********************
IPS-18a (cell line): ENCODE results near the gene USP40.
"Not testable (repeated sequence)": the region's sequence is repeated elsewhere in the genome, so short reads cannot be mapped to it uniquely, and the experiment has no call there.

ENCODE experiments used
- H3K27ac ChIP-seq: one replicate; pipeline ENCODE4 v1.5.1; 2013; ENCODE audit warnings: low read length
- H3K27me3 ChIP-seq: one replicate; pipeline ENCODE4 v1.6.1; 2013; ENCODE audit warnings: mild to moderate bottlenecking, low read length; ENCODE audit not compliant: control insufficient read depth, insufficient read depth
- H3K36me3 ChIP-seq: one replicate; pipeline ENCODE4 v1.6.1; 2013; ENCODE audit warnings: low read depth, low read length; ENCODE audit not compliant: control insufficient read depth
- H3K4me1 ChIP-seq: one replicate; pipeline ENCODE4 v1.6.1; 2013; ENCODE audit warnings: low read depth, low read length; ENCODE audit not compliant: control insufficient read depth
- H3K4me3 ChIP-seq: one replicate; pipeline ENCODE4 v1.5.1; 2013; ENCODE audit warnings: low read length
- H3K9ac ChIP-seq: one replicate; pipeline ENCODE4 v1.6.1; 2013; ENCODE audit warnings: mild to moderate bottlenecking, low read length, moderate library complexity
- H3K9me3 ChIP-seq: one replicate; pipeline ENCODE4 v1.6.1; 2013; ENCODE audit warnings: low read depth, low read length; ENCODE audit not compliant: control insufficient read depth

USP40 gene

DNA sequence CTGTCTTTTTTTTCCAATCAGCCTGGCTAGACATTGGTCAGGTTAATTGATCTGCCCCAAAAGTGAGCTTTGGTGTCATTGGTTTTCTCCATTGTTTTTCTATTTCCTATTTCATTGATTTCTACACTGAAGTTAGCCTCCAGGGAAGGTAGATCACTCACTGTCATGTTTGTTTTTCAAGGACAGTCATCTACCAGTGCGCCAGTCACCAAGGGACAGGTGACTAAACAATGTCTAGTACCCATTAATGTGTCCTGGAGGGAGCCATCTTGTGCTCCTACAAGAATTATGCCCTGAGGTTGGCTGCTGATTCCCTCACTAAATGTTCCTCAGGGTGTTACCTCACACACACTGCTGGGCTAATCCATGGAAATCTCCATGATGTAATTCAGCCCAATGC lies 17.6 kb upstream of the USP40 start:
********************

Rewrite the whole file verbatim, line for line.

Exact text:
IPS-18a (cell line): ENCODE results near the gene USP40.
"Not testable (repeated sequence)": the region's sequence is repeated elsewhere in the genome, so short reads cannot be mapped to it uniquely, and the experiment has no call there.

ENCODE experiments used
- H3K27ac ChIP-seq: one replicate; pipeline ENCODE4 v1.5.1; 2013; ENCODE audit warnings: low read length
- H3K27me3 ChIP-seq: one replicate; pipeline ENCODE4 v1.6.1; 2013; ENCODE audit warnings: mild to moderate bottlenecking, low read length; ENCODE audit not compliant: control insufficient read depth, insufficient read depth
- H3K36me3 ChIP-seq: one replicate; pipeline ENCODE4 v1.6.1; 2013; ENCODE audit warnings: low read depth, low read length; ENCODE audit not compliant: control insufficient read depth
- H3K4me1 ChIP-seq: one replicate; pipeline ENCODE4 v1.6.1; 2013; ENCODE audit warnings: low read depth, low read length; ENCODE audit not compliant: control insufficient read depth
- H3K4me3 ChIP-seq: one replicate; pipeline ENCODE4 v1.5.1; 2013; ENCODE audit warnings: low read length
- H3K9ac ChIP-seq: one replicate; pipeline ENCODE4 v1.6.1; 2013; ENCODE audit warnings: mild to moderate bottlenecking, low read length, moderate library complexity
- H3K9me3 ChIP-seq: one replicate; pipeline ENCODE4 v1.6.1; 2013; ENCODE audit warnings: low read depth, low read length; ENCODE audit not compliant: control insufficient read depth

USP40 gene

DNA sequence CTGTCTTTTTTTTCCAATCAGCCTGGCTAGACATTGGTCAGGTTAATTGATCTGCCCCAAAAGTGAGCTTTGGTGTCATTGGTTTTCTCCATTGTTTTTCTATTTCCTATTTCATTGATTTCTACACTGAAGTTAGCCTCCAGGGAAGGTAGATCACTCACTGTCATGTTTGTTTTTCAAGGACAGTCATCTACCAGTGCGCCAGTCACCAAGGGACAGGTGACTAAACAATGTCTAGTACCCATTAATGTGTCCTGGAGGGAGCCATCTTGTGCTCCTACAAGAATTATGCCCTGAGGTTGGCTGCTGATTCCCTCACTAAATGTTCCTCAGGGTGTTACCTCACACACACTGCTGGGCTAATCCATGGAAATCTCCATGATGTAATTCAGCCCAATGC lies 17.6 kb upstream of the USP40 start: